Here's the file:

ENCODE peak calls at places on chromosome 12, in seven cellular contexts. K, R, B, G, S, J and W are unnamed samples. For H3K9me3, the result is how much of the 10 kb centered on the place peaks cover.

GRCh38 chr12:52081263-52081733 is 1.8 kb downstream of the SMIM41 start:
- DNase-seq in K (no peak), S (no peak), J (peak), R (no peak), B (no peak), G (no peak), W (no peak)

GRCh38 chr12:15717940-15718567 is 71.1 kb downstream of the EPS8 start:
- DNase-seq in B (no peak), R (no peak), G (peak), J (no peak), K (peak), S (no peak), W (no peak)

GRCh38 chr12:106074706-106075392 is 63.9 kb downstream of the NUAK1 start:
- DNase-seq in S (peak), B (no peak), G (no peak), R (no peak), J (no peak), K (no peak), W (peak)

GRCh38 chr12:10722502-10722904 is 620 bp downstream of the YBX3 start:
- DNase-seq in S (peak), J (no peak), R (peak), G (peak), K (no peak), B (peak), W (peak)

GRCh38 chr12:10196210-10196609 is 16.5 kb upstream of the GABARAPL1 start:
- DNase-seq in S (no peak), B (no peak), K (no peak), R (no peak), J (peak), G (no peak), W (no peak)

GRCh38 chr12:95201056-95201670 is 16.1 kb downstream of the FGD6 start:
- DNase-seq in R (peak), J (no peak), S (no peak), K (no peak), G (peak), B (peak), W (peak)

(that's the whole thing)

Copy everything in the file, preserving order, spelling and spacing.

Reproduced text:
ENCODE peak calls at places on chromosome 12, in seven cellular contexts. K, R, B, G, S, J and W are unnamed samples. For H3K9me3, the result is how much of the 10 kb centered on the place peaks cover.

GRCh38 chr12:52081263-52081733 is 1.8 kb downstream of the SMIM41 start:
- DNase-seq in K (no peak), S (no peak), J (peak), R (no peak), B (no peak), G (no peak), W (no peak)

GRCh38 chr12:15717940-15718567 is 71.1 kb downstream of the EPS8 start:
- DNase-seq in B (no peak), R (no peak), G (peak), J (no peak), K (peak), S (no peak), W (no peak)

GRCh38 chr12:106074706-106075392 is 63.9 kb downstream of the NUAK1 start:
- DNase-seq in S (peak), B (no peak), G (no peak), R (no peak), J (no peak), K (no peak), W (peak)

GRCh38 chr12:10722502-10722904 is 620 bp downstream of the YBX3 start:
- DNase-seq in S (peak), J (no peak), R (peak), G (peak), K (no peak), B (peak), W (peak)

GRCh38 chr12:10196210-10196609 is 16.5 kb upstream of the GABARAPL1 start:
- DNase-seq in S (no peak), B (no peak), K (no peak), R (no peak), J (peak), G (no peak), W (no peak)

GRCh38 chr12:95201056-95201670 is 16.1 kb downstream of the FGD6 start:
- DNase-seq in R (peak), J (no peak), S (no peak), K (no peak), G (peak), B (peak), W (peak)